American consumers faced a third straight monthly surge in prices in June, the latest evidence that a rapid reopening of the economy is fueling pent-up spending for goods and services that in many cases remain in short supply.
This week's report from the Labor Department showed that consumer prices in June rose 0.9% from May and 5.4% over the past year — the sharpest 12-month inflation spike since June 2008. Excluding volatile oil and gas prices, so-called core inflation rose 4.5% in the past year, the largest increase since November 1991.
The pickup in inflation, which largely stems from the economy's rapid recovery from the pandemic recession, has heightened concerns that the Federal Reserve might feel compelled to begin withdrawing its low-interest rate policies earlier than expected.
Federal Reserve Chair Jerome Powell says that inflation “will likely remain elevated in coming months" before “moderating,” an apparent acknowledgement that price gains have been larger and more persistent than many economists forecast.
Republican Kenneth Paschal easily defeated Democrat Sheridan Black in a special election for the Alabama House of Representatives in District 73 Tuesday.
According to unofficial results from the Alabama Secretary of State's Office, Paschal won with 75.26% of the vote.
Paschal, who will assume office once the vote is certified, becomes the first Black Republican lawmaker in Alabama since Reconstruction.
"The voters of District 73 didn’t choose me because of the color of my skin. They got to know me. They saw a God-fearing man of integrity who values and defends our Constitution. But I do recognize the historical significance of what happened today. I hope to be an example to all Alabamians that the Republican Party is open to everyone who shares a belief in freedom, self-reliance, fiscal responsibility, and opportunity for all,” Paschal said.
One million Alabamians depend on reliable, affordable, innovative public power.
Public utilities employ 93,000 people in local jobs across the U.S.
Revenues from public power utilities go back into the community.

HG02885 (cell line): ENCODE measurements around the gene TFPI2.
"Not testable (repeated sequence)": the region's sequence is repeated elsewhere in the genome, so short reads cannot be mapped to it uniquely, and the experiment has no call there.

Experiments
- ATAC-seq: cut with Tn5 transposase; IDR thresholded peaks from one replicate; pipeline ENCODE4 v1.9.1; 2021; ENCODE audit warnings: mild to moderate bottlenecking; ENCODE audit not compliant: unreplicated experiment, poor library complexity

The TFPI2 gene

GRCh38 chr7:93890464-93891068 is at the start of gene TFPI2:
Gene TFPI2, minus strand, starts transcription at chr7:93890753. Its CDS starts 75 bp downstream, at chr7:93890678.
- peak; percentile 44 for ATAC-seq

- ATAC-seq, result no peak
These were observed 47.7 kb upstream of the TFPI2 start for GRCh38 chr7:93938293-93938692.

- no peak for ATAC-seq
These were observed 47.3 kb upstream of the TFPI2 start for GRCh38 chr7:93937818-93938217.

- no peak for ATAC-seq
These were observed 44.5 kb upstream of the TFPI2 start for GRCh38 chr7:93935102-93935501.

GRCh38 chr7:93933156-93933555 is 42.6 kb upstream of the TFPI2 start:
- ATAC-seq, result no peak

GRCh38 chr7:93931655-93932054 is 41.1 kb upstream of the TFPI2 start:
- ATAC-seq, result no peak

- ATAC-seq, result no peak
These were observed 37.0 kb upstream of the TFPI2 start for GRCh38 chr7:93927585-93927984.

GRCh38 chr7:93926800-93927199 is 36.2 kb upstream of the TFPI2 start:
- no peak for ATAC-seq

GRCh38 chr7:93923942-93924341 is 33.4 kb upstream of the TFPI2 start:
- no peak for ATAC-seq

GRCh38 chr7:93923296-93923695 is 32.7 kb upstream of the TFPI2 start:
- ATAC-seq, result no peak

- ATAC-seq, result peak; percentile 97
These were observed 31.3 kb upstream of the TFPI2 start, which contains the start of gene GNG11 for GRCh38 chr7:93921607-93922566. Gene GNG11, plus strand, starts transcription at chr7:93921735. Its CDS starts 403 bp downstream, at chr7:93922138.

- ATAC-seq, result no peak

2,000 communities large and small across the U.S. trust public power.
To learn more about AMEA and public power, visitwww.AMEA.com.
3. Weaver wins
April Weaver won the special election for Senate District 14 on Tuesday night, beating Democratic challenger Virginia Applebaum.
Weaver, a former Alabama House member, received 80% of the vote with 6,231 votes cast for her, according to unofficial results from the Secretary of State.
“I am honored that the people of District 14 have placed their trust in me to be their voice of representation in the Senate,” Weaver said in a statement. “I pledge to put their interests at the forefront of my work each day while also fighting for and preserving our conservative rights and freedoms. As a lifelong resident of this district, I know the people and the communities, and I will work my hardest to enhance their quality of life and see that our district is positioned to flourish.”
Weaver's win makes her the first Republican woman to serve in the Senate since 2010.
Prattville City Council President Jerry Starnes announced his campaign for the Republican nomination for House District 88 on Tuesday making him the second primary challenger to the current occupant of the seat, State Rep. Will Dismukes.
Starnes works as a probation and parole district manager for the Alabama Bureau of Pardons and Paroles. He's also a lieutenant colonel in the Alabama National Guard.
Starnes is a graduate of Prattville High School and Troy University and bills himself as a lifelong conservative Republican.
The race for House District 88 is setting up to be one of the most competitive legislative races of 2022, with three GOP candidates already announced.
Dismukes, R-Prattville, easily won the open seat in 2018 but has faced multiple controversies in his first four years of office.
Josh Pendergrass, a lawyer, pastor and former communications director for Gov. Kay Ivey, has also announced that he will be challenging Dismukes for the Republican nomination.
Senate Democrats announced late Tuesday that they'd reached a budget agreement envisioning spending an enormous $3.5 trillion over the coming decade, paving the way for their drive to pour federal resources into climate change, health care and family-service programs sought by President Joe Biden.
The Democrats' goal is to push a budget resolution reflecting Tuesday's agreement through the House and Senate before lawmakers leave for their August recess. The resolution sets only broad spending and revenue parameters, leaving the actual funding and specific decisions about which programs are affected — and by exactly how much — for later legislation.
Separately Tuesday, a bipartisan group of senators continued working on a third measure that would spend around $1 trillion on roads, water systems and other infrastructure projects, another Biden priority. Biden and 10 senators — five from each party — had agreed to an outline of that compromise measure last month, and bargainers have worked ever since to flesh it out.
In discussing the budget agreement, Schumer and other lawmakers did not respond when asked if they had the support of all 50 Democratic senators, which they will need to succeed. They also have virtually no margin for error in the House, where they will be able to lose no more than three Democratic votes and still prevail.